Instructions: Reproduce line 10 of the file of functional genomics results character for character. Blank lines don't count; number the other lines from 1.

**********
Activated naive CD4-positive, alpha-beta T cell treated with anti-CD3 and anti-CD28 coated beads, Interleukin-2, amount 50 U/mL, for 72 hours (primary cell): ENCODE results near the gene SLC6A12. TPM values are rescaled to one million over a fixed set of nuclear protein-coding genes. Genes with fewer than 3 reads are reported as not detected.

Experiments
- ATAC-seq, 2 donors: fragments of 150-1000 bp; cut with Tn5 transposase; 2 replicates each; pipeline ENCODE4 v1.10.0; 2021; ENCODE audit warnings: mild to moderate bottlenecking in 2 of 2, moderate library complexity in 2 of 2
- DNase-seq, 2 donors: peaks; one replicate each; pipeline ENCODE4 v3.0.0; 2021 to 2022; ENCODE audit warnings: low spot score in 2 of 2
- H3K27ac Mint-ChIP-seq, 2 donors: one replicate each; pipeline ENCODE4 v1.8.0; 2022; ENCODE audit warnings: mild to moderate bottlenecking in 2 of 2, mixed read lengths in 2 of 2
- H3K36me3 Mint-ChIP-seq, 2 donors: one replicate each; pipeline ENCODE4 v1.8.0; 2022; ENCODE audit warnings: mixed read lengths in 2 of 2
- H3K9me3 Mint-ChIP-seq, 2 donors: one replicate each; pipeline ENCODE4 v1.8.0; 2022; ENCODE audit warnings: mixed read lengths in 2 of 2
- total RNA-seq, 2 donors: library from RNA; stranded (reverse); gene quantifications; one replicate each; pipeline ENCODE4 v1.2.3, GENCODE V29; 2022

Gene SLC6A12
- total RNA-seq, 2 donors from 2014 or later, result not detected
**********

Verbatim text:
- total RNA-seq, 2 donors from 2014 or later, result not detected